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could be unpleasant and it will be one of the biggest issues for next year. one of the biggest issues for next ear. ., one of the biggest issues for next ear, ., ., , one of the biggest issues for next ear. ., ., , ., . ., year. how does the chancellor respond? _ year. how does the chancellor respond? he _ year. how does the chancellor respond? he is _ year. how does the chancellor respond? he is in _ year. how does the chancellor respond? he is in a _ year. how does the chancellor respond? he is in a difficult i year. how does the chancellor i respond? he is in a difficult spot because his _ respond? he is in a difficult spot because his instincts _ respond? he is in a difficult spot because his instincts are - respond? he is in a difficult spot because his instincts are to i respond? he is in a difficult spot because his instincts are to get i respond? he is in a difficult spot i because his instincts are to get the public debt, down over time, and if you look at the amount of total debt in the uk it is at £2.2 trillion and to give you an idea how much that is, if you went back to when the pyramids were being built 5000 years ago, and started spending £1 million per day, you would be about two thirds of the way through by now. it is a huge number. it doesn't really matter because usually you measure debt compared to income, the national income, and the total national income, and the total national debt is equal to the total national debt is equal to the total national income roughly and that is the highest it has been for a long time. his instinct is to try and get that down. you can do that in a couple of ways, raise taxes, which he has done, and cut spending which he has done, and cut spending which he has done, and cut spending which he has had a hard time doing it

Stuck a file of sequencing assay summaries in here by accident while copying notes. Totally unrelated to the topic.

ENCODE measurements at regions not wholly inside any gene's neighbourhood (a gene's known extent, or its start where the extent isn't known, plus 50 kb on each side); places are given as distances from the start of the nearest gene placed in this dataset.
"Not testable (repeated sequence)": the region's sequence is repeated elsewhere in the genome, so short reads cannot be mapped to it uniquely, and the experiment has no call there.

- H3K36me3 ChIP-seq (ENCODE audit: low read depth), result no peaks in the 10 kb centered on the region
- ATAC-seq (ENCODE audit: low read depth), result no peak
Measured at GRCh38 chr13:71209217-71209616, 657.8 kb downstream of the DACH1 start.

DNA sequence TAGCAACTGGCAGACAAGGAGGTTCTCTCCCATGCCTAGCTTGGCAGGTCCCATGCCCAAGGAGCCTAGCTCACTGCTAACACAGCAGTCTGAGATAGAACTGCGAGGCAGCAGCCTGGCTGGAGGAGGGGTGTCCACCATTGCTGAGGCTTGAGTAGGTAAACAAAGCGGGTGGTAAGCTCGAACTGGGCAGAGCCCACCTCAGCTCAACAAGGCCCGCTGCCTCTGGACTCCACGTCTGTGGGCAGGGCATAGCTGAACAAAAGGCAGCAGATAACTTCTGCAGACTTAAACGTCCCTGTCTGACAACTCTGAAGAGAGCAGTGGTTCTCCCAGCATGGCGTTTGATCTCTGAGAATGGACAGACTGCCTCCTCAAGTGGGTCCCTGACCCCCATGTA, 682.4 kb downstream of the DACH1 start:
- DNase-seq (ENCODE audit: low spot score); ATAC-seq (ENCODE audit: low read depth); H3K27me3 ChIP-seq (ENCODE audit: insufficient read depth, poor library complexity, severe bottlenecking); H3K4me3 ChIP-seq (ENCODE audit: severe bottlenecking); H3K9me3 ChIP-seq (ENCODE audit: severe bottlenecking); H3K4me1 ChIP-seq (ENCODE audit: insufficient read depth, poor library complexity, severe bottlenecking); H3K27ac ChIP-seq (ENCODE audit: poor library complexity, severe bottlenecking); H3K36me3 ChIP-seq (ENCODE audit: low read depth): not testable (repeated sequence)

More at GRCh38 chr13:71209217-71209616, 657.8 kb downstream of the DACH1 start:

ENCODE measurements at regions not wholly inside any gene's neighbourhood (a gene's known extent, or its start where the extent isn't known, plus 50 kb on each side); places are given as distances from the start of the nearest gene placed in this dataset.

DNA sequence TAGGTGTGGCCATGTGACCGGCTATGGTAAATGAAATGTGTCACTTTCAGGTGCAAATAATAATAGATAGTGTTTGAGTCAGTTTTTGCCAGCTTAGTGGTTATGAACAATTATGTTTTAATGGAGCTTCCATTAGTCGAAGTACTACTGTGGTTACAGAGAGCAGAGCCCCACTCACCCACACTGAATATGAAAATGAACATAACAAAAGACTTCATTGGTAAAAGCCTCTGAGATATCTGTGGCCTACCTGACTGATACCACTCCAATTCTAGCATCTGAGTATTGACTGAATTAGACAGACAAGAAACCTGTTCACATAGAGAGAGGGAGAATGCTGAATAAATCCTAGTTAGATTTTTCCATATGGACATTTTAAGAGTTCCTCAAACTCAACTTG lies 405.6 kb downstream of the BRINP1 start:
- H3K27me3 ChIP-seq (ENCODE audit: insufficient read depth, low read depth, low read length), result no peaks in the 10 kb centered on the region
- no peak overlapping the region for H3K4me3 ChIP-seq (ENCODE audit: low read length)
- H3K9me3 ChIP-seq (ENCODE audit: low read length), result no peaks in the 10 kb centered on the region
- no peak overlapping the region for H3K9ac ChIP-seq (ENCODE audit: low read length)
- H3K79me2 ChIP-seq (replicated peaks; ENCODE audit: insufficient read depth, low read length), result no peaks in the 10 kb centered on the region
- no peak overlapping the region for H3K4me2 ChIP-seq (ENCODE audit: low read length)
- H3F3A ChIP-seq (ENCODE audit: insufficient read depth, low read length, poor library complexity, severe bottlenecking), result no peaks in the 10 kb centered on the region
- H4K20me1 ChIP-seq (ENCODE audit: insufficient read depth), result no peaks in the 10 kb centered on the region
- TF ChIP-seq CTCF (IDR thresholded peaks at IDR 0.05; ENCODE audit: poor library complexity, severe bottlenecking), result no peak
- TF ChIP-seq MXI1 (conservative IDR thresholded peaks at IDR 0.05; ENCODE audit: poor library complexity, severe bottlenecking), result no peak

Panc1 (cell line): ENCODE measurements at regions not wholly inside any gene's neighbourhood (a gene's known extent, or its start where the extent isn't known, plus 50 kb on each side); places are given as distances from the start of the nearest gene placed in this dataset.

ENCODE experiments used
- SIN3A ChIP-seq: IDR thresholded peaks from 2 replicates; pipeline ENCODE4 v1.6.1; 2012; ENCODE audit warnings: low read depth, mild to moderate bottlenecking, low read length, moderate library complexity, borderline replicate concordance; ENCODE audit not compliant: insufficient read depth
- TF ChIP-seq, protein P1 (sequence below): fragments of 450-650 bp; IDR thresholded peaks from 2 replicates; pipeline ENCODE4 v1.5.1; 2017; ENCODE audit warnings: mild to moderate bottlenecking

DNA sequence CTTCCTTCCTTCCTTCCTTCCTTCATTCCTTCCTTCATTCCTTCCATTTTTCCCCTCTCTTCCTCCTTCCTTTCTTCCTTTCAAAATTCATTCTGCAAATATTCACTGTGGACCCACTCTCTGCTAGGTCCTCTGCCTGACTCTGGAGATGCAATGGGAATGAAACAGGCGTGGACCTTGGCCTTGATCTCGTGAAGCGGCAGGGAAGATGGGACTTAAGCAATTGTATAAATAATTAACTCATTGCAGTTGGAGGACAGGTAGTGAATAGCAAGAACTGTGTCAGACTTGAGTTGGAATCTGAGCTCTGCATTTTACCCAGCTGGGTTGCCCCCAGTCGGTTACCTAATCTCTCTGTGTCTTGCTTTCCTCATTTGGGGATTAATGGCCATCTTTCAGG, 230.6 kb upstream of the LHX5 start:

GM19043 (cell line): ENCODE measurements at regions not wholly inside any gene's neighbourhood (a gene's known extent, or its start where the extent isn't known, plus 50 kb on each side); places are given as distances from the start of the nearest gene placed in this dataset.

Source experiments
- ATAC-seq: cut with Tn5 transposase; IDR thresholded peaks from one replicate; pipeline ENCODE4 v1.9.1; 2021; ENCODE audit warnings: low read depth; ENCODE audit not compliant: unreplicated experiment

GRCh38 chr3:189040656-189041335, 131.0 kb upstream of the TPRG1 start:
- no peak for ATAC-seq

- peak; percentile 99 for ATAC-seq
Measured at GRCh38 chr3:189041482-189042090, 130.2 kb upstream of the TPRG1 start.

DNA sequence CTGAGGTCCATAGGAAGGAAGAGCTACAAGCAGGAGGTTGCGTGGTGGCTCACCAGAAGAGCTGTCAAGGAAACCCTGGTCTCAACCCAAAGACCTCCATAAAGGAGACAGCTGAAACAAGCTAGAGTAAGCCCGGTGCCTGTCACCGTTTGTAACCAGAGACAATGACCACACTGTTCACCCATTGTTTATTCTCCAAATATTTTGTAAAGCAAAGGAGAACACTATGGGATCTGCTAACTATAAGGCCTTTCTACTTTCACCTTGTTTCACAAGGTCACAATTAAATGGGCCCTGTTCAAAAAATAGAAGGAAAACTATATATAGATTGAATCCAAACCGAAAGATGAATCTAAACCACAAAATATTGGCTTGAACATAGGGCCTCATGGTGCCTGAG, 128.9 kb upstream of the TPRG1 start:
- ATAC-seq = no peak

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during a pandemic, so what does he do next? people think if you are going to tax the economy you are going to tax the economy you are going to tax the economy you are going to stop it growing as fast and the other big problem apart from inflation is growth. because nothing is a bigger debt killer than growth. if you haven't got that, you have got a problem, and the most recent forecasts are that the economy is not forecast to grow very fast in the years to come.— not forecast to grow very fast in the years to come. what has been fascinating — the years to come. what has been fascinating about _ the years to come. what has been fascinating about this _ the years to come. what has been fascinating about this year - the years to come. what has been fascinating about this year is i the years to come. what has been fascinating about this year is that l fascinating about this year is that all of this has happened and then in the background we have brexit and that has barely got a look in but it has had an impact. if that has barely got a look in but it has had an impact.— that has barely got a look in but it has had an impact. if you look back to the beginning _ has had an impact. if you look back to the beginning of _ has had an impact. if you look back to the beginning of the _ has had an impact. if you look back to the beginning of the year - has had an impact. if you look back to the beginning of the year there i to the beginning of the year there was a lot of consternation that because of the new rules coming in and the fact there would —— we were not in the customs union, it would be get tailbacks for trucks 50 miles long? it did not happen. the worst case scenario, the armageddon of huge delays at the border did not happen, but having said that, there